Tuesday, August 01, 2006


The New York Times notes a growing trend...

“I love Monaco,” said Eugenia Foxworth, an agent at Coldwell Banker Hunt Kennedy in New York, who calls the French Riviera a great place to network for sales. Her recent travels also included Thailand and Greece, where she marketed a 33-acre estate in northern New Jersey with tennis courts that convert to a skating rink. It is listed at $7.5 million.

“I’ve had more sales with Europeans in the past year than Americans,” Ms. Foxworth said.

Wooing international buyers has become a priority for some agents who handle luxury properties. Real estate analysts say rising interest rates, a glut of fancy designer estates and inflated prices are shrinking the number of American shoppers interested in high-end properties, although the observation is based on consumer attitudes rather than actual sales.

Meanwhile, the number of overseas buyers is soaring. A study conducted last year by the Florida Association of Realtors and the National Association of Realtors found that 15 percent of the homes sold by almost 1,000 Florida agents in the last 12 months had been bought by foreigners.

Nearly 60 percent of those buyers were Europeans taking advantage of the euro’s strength against the dollar. (The euro is now trading at around $1.27, about 27 percent more than the rate in July 2002.) Buyers from Asia, Latin America and other regions also are looking to the United States, which is viewed as a relatively stable market.

As a result, more luxury home sellers are marketing properties overseas. The number of agents certified as international specialists by the National Association of Realtors has grown to more than 2,000, nearly a third more than three years ago.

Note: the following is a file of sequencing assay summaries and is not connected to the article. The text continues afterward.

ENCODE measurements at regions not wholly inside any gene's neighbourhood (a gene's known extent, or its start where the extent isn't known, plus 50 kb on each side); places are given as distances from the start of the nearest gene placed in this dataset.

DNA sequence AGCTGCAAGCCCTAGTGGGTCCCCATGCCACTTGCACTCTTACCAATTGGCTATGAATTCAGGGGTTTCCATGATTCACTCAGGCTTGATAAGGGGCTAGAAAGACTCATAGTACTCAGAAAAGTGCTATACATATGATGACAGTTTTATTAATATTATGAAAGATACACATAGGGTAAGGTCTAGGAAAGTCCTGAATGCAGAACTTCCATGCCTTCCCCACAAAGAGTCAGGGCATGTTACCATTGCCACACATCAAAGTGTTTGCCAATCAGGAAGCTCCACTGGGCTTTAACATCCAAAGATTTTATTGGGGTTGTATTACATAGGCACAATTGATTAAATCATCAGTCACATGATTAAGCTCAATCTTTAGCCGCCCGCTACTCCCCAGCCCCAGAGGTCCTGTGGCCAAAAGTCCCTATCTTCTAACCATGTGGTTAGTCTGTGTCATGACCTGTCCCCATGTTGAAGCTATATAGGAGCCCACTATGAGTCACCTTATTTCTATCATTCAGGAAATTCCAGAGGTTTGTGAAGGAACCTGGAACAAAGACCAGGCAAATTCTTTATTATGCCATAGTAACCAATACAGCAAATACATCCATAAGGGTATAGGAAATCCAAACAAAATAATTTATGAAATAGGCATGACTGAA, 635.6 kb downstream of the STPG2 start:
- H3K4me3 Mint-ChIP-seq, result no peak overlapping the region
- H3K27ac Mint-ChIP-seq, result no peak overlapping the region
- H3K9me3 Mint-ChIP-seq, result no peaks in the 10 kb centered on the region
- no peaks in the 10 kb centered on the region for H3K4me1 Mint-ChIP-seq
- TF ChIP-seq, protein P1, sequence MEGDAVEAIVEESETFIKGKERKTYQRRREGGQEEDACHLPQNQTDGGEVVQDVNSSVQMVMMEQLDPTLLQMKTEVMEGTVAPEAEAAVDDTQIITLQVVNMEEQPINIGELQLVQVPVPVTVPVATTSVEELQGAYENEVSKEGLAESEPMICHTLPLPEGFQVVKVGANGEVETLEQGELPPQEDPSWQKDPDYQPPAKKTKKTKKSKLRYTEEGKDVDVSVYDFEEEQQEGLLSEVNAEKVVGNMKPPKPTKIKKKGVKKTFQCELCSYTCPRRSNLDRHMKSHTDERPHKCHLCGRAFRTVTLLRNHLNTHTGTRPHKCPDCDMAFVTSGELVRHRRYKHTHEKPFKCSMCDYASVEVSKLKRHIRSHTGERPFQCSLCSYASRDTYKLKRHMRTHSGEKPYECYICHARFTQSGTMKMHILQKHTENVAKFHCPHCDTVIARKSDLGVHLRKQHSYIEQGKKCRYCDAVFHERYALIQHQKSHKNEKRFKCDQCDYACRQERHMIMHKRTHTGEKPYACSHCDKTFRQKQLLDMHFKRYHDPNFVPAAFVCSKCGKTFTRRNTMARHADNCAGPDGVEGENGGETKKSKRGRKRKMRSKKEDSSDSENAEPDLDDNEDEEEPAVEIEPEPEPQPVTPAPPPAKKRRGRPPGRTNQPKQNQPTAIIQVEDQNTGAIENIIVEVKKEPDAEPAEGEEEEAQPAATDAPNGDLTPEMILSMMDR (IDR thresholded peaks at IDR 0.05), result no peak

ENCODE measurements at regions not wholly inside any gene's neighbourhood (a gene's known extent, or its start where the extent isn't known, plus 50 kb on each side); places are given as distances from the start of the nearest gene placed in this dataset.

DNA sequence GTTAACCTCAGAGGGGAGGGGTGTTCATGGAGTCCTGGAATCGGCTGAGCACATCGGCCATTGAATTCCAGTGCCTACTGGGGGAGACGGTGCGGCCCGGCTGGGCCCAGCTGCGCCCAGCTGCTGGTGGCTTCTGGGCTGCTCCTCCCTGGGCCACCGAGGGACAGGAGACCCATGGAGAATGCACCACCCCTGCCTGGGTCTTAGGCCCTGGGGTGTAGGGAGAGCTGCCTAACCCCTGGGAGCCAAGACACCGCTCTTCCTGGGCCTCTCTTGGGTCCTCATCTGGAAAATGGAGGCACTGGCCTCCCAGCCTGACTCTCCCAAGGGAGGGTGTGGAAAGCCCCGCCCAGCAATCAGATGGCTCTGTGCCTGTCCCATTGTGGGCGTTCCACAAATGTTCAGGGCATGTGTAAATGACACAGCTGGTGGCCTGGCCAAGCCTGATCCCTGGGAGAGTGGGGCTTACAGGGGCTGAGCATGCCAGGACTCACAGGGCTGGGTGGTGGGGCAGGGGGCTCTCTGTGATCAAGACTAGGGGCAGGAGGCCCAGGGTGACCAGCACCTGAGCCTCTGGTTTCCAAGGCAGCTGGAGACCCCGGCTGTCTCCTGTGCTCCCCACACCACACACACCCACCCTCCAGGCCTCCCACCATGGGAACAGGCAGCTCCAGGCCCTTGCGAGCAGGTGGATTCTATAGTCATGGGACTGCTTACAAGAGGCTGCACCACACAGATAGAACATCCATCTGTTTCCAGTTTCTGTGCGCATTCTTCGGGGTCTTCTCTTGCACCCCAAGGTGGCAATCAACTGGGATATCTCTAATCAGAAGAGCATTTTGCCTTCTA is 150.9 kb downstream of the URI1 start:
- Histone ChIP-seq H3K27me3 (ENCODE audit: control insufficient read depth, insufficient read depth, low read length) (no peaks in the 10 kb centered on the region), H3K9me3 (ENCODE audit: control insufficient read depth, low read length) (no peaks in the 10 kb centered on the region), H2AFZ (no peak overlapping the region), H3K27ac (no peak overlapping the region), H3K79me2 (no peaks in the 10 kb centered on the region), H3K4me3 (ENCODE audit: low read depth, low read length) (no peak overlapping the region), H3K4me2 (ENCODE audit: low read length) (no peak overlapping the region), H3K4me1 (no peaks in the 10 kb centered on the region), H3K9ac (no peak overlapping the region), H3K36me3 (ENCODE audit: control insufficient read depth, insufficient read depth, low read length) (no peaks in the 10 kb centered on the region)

“Owners of very expensive homes are looking to where the wealth is,” said Laurie Moore-Moore, the president of the Dallas-based Institute for Luxury Home Marketing, which works with agents.

Susan Greenfield, vice president of Brown Harris Stevens in New York, who travels around the world marketing properties, was in Cannes, France, recently promoting a three-bedroom, 1,850-square-foot condominium priced at $2.599 million. “You can’t do this over the Internet,” Ms. Greenfield said. “You can’t do this over the telephone.”

Once a rarity, Americans are now a common sight at trade shows around the world, like Sima, or Sálon Immobiliario de Madrid, one of Europe’s largest annual real estate exhibitions. This year’s event drew 25 exhibitors from the United States, a new record for that show, according to a show spokesman.

Magazines and Web sites also are benefiting from the new international marketing push. For example, Unique Homes Magazine, a twice-monthly publication distributed in 80 countries, has grown from 240 pages to 320 pages in the last year.

Brokers say they have increased their advertising budgets in vehicles that reach wealthy people beyond American borders. “My business model has completely changed,” said Luke Romero, an agent in Houston with Cameron & Tate Properties, which focuses almost exclusively on international buyers.

Mr. Romero travels extensively in Latin America, particularly Panama and Mexico, and is active in the International Real Estate Federation, commonly known by its French acronym, Fiabci, an organization focused on facilitating relationships among real estate professionals.

Try the Riviera


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